WHY BUDGET GOODIES KEPT SIMPLE
Minister responds to suggestions to take specific family circumstances into account
by Neo Chai Chin
SINGAPORE – Suggestions to further improve the lot of Singaporeans came thick and fast at the first ministerial community dialogue held post-Budget.
Instead of basing growth dividends on the annual value of Singaporeans’ homes, how about giving more to recipients who look after their aged parents, even if they live in bigger flats? Should seniors taking care of their grandchildren be given Workfare bonuses? Could earned income relief be increased?
Information, Communications and the Arts Minister Lui Tuck Yew tackled these questions in a dialogue when he visited Tampines West, two days after Finance Minister Tharman Shanmugaratnam announced that eight in 10 Singaporeans will get S$600 to S$800 in growth dividends as part of the Grow and Share package.
While Mr Lui agreed that the current payout criteria, which is based on income and type of home, “isn’t always the best in terms of being as targeted as possible”, it kept things simple and understandable.
Rather than the Government run the risk of being too intrusive when distributing Budget goodies, by inquiring about family situations, those with more specific needs can approach their local constituencies for help, he added.
Budget 2011′s measures for the elderly, low-income and sandwiched class did not go unnoticed by dialogue participants. But a Tampines West resident asked if seniors looking after their grandchildren could also receive the Workfare bonus – amounting to 50 per cent more Workfare Income Supplement payouts for work done last year and 25 per cent more for work done this year and next.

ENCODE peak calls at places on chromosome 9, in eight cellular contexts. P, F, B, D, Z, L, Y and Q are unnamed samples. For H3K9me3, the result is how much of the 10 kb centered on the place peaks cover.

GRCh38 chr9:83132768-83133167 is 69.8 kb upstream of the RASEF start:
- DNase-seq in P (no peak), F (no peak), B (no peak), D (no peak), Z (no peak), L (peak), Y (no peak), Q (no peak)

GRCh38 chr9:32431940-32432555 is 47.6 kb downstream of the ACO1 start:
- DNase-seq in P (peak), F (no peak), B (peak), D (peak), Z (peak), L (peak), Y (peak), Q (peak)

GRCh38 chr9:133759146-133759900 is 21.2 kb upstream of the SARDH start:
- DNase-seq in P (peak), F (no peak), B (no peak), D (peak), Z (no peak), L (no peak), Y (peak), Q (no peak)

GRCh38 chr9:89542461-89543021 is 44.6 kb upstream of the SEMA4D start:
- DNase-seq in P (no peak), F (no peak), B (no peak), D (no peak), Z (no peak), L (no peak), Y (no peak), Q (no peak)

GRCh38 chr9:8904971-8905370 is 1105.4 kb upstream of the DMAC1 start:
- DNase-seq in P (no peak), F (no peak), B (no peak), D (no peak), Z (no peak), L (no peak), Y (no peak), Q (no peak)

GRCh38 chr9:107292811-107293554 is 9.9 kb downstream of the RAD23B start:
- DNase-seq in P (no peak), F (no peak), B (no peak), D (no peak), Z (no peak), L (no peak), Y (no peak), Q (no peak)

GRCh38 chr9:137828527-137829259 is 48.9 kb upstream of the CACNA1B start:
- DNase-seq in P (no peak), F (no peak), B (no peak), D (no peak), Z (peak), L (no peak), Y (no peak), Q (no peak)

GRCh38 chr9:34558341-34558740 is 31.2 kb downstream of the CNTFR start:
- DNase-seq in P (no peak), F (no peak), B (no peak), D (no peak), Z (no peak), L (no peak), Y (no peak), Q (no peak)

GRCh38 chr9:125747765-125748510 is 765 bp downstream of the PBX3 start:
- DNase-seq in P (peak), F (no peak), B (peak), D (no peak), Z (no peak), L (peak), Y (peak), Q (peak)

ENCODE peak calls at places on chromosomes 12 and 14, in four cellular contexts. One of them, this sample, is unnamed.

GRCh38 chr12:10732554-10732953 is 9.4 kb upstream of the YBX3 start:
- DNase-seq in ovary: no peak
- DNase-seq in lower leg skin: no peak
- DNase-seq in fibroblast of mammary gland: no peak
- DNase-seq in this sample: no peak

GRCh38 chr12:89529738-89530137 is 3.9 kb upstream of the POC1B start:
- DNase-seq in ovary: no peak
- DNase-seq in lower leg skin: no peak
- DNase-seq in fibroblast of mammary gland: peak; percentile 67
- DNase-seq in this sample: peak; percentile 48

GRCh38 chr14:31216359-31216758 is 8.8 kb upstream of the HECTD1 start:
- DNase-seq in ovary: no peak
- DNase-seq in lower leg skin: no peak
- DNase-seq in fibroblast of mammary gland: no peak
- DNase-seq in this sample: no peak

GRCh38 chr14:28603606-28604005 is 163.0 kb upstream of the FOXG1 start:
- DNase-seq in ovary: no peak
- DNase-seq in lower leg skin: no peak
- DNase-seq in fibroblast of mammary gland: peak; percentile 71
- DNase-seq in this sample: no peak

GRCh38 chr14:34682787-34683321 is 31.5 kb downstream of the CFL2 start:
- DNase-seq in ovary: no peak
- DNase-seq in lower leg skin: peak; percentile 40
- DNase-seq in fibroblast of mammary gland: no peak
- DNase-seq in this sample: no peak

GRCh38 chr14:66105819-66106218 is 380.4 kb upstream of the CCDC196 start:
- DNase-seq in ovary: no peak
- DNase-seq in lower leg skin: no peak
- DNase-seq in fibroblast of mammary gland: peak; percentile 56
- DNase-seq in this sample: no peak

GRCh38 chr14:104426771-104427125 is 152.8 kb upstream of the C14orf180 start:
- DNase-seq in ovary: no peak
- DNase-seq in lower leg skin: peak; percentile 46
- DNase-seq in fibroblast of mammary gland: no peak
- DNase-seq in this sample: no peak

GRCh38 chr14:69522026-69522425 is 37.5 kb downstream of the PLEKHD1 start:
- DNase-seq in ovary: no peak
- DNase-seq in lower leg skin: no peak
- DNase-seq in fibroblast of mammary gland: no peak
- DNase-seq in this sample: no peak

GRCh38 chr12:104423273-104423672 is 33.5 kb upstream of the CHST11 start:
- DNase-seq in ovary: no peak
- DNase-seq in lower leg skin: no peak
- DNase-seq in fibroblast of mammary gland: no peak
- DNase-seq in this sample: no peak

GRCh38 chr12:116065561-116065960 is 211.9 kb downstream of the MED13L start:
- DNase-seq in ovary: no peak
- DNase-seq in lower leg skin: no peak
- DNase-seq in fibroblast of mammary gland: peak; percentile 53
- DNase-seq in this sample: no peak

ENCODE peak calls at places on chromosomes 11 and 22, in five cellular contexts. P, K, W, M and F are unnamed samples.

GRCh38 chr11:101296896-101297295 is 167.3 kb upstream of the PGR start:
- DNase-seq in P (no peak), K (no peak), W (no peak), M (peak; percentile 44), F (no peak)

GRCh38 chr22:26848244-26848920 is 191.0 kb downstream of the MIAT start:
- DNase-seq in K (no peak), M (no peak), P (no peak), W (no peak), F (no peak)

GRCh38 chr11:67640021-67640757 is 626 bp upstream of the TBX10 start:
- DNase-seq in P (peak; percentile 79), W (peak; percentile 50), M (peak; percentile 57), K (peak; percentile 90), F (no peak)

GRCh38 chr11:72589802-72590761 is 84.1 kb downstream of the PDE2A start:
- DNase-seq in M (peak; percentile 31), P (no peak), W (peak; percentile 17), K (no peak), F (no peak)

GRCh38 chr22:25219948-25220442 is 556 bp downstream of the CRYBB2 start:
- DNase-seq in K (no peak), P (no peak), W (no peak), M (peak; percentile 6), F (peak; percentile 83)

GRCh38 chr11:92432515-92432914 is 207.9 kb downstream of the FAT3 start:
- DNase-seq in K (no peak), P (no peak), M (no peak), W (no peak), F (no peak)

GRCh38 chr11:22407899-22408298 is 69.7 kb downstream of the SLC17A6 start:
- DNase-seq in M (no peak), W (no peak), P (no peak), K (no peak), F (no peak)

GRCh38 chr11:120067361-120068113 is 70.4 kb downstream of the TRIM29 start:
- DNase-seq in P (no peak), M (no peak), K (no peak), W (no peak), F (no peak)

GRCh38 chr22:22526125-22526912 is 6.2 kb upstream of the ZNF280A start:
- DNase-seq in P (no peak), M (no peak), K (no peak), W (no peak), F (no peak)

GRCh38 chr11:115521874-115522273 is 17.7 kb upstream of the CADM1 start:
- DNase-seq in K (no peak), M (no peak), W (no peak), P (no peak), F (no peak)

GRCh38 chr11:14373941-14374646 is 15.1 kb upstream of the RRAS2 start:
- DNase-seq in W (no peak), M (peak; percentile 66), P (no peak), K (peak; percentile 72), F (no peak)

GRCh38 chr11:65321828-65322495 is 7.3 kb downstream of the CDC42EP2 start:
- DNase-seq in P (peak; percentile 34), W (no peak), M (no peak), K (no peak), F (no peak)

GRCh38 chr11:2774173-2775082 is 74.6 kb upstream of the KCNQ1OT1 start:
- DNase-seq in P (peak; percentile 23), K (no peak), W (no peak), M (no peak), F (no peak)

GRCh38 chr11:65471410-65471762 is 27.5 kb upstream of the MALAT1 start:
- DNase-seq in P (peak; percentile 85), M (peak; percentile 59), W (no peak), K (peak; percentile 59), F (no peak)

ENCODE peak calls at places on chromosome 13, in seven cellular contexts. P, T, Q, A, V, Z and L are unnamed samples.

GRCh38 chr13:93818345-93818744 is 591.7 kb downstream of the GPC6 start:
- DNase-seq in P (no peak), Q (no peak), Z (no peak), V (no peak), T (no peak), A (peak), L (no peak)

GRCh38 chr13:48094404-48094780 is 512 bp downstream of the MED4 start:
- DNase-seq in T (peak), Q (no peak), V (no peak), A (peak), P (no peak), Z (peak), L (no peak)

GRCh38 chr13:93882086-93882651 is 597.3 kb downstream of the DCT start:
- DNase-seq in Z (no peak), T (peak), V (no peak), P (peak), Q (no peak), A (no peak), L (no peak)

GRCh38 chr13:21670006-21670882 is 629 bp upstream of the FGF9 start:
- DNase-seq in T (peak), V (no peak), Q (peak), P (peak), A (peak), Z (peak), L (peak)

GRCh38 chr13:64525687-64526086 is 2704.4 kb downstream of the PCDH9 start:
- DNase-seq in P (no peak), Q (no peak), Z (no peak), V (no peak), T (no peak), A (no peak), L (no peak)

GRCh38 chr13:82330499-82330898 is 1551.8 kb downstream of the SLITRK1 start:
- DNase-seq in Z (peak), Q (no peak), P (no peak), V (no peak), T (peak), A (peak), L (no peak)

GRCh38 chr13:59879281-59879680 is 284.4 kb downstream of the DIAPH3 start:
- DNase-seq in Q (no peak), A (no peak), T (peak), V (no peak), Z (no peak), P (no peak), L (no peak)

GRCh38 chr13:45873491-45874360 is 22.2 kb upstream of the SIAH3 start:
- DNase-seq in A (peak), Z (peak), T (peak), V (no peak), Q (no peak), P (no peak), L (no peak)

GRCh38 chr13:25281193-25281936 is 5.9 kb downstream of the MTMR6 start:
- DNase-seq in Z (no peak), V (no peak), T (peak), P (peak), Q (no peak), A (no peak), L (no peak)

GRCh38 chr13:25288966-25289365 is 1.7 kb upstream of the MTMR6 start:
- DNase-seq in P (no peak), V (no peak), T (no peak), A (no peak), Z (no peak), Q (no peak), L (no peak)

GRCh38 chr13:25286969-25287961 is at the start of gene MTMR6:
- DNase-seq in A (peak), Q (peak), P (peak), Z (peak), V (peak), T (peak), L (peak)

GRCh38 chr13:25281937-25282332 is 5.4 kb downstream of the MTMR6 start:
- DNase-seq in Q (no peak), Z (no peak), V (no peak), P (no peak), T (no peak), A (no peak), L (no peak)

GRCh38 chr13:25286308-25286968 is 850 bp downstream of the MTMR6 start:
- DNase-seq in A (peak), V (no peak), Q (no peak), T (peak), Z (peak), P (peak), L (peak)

Mr Lui noted that while there was a way to get around the rules – for seniors to declare themselves self-employed and make contributions to their Medisave – the “larger question” was whether “we cheapen love and care and affection by putting a price to it”.
The Government helps the elderly where it can – through Medisave top-ups, for instance – without upsetting “social norms and long-standing values”, he said.
On the issue of raising earned income relief – which now ranges from S$1,000 to S$6,000, depending on age or disability – Mr Lui said it would be considered.
He said, however, that income tax rebates and the lower income tax rates announced by Mr Shanmugaratnam would be “far more beneficial”. Said Mr Lui: “My feel is that is probably better than whatever changes (the Finance Minister) can make to earned income relief.”
Asked by reporters after the dialogue about the impact that the abolition of television and radio licence fees would have on public service broadcasting, Mr Lui said the Government would “make up” the sum of money previously collected from the fees, which was about S$120 million annually.
Seven to eight of the top-10-rated programmes now are Public Service Broadcast funded and the Government will continue its support of such programmes, he said.
Source : TODAYonline – MediaCorp Press Ltd’s copyright
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